WHO: UK monkeypox outbreak linked to less severe West African clade

Geneva, May 19 (EFE).- Several monkeypox cases that were first detected in the United Kingdom and later in other European countries and the United States are linked to a West African variant, the World Health Organization said Thursday.

In a follow-up report on the evolving situation in the UK, WHO said that the West African variant has a case fatality ratio of around 1%, whereas for the Congo Basin clade could be as high as 10%.

The Geneva-based organization warned that the disease, which is transmitted through exhaled droplets or direct contact with contaminated skin or objects, poses an added risk for children and pregnant women, who can transmit the disease to the fetus.

WHO added that the conventional smallpox vaccine was quite effective against the disease, but since the illness was eradicated 40 years ago and immunization campaigns ended shortly after, younger generations do not enjoy protection against smallpox.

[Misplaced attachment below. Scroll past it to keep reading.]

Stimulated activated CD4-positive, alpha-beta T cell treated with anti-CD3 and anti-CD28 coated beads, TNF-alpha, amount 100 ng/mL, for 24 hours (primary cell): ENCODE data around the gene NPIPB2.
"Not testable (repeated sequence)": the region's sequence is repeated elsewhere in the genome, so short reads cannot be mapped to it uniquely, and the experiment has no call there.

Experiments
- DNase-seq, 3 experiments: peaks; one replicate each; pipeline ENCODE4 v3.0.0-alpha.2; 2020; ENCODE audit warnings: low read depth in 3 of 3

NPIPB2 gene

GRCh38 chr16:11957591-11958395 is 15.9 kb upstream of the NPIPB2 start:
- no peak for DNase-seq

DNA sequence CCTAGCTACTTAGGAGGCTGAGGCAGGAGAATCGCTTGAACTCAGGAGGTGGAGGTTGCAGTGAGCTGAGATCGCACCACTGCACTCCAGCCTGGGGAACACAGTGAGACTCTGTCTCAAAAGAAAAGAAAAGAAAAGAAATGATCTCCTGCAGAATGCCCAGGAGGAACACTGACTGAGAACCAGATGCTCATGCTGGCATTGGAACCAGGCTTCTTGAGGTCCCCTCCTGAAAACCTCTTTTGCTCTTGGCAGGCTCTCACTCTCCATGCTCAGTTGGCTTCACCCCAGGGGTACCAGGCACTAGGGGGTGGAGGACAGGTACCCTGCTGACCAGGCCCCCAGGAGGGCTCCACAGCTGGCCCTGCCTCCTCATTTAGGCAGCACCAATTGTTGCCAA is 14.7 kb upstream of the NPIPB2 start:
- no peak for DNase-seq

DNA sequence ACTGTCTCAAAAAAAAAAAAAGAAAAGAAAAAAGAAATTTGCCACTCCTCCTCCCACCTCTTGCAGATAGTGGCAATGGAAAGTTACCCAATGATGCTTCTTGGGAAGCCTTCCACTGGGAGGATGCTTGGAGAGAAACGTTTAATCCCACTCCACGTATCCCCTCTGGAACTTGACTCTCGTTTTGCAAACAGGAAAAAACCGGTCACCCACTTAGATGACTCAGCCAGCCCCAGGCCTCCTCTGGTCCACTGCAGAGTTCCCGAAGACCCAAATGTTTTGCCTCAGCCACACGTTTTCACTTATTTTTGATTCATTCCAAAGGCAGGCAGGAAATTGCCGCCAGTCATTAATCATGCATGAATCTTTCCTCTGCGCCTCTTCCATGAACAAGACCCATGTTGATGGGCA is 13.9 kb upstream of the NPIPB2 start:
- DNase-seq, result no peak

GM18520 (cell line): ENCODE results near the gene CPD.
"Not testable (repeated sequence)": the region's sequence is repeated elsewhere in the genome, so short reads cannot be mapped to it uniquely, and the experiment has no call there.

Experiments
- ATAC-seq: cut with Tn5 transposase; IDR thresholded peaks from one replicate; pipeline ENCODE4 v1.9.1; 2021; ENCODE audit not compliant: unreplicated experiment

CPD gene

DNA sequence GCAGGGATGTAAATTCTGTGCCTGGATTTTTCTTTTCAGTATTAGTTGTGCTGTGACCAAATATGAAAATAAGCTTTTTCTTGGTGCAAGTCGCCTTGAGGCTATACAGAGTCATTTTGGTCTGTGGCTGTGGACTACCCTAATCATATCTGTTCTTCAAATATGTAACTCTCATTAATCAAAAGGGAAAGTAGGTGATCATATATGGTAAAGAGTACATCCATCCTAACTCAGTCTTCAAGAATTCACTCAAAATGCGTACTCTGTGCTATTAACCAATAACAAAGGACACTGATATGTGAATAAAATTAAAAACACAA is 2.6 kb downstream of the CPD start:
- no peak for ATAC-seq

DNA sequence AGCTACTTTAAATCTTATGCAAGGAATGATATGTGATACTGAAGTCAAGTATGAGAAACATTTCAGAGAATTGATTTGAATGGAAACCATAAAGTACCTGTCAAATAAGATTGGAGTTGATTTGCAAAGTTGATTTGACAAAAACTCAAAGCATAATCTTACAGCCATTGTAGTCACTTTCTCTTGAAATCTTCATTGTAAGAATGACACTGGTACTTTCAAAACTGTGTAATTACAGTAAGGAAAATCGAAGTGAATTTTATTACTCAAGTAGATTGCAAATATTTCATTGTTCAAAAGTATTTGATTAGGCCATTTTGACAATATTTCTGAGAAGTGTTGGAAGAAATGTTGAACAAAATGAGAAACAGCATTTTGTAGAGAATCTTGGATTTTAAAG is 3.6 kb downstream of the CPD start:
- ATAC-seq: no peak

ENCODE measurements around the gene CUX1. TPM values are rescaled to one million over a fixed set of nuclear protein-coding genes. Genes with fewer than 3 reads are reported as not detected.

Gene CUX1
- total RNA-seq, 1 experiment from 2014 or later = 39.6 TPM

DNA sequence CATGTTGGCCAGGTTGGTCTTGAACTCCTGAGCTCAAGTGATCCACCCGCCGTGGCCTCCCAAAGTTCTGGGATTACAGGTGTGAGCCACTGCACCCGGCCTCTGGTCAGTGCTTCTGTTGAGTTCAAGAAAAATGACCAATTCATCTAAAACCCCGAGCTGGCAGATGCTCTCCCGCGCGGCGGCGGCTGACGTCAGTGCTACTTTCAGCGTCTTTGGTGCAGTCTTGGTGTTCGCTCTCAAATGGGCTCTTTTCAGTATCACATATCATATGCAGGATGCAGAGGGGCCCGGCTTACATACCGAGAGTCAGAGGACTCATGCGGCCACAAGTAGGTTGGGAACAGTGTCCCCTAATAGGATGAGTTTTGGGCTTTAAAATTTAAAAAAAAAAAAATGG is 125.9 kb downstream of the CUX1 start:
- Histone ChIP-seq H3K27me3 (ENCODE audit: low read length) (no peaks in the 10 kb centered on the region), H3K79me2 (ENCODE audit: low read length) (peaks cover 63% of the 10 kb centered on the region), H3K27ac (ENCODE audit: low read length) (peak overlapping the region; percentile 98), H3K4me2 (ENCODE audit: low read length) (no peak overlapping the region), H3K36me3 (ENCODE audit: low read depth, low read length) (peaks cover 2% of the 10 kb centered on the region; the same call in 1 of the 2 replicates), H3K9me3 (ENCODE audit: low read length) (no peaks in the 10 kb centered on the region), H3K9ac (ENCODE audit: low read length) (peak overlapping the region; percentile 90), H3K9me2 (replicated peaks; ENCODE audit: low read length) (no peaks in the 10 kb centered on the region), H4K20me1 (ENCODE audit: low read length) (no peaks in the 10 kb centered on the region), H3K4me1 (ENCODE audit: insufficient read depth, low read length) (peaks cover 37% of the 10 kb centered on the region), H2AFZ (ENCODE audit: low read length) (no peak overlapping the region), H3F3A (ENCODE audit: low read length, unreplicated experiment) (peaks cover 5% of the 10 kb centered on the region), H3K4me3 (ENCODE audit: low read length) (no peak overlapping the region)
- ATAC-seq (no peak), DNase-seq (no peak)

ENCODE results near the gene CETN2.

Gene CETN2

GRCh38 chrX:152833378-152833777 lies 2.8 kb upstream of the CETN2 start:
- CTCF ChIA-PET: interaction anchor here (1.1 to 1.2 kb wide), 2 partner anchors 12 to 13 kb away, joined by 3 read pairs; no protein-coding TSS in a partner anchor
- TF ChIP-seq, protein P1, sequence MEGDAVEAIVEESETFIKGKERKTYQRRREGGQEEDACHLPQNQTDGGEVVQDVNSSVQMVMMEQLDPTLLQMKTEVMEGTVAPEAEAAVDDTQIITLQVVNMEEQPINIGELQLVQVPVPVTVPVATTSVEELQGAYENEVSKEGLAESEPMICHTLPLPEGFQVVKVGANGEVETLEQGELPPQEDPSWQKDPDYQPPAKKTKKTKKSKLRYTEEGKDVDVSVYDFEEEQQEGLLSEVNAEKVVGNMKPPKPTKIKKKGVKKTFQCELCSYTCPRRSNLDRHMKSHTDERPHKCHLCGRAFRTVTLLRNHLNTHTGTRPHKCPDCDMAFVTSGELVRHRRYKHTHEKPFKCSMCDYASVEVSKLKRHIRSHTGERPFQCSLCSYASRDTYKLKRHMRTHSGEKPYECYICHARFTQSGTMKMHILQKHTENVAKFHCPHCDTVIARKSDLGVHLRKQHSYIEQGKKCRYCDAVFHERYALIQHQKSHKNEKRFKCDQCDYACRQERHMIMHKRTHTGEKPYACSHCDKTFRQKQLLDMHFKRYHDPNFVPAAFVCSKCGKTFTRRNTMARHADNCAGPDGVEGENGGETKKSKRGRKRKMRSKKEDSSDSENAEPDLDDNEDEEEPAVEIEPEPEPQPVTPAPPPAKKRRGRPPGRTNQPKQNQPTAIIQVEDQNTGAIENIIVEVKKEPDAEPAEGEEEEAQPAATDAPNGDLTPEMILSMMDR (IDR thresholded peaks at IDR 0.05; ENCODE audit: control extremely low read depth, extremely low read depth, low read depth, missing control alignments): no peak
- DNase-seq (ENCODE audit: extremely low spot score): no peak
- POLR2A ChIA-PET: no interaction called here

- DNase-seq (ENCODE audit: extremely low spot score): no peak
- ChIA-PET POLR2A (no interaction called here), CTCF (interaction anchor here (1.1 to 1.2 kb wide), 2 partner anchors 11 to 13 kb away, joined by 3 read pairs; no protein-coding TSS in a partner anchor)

The health agency urged anyone with compatible symptoms who gets ill after returning from a monkeypox-endemic area should notify medical services immediately.

Residents and travelers visiting at-risk areas should avoid contact with dead and sick animals, especially rodents (which are considered the main mediums of transmission of the disease), marsupials or primates, WHO added.

Experts also advised against eating game or wild animal meat in affected areas.

The first confirmed case in the UK was admitted to hospital on May 6, the disease was diagnosed on May 12, and three days later WHO was alerted over the presence of several cases in the country.

No source of infection has been confirmed yet.

The incubation period of monkeypox is usually from 6 to 13 days but can range from 5 to 21 days.

The disease is often self-limiting with symptoms usually resolving spontaneously within 14 to 21 days.

Symptoms can be mild or severe, and lesions can be very itchy or painful.EFE


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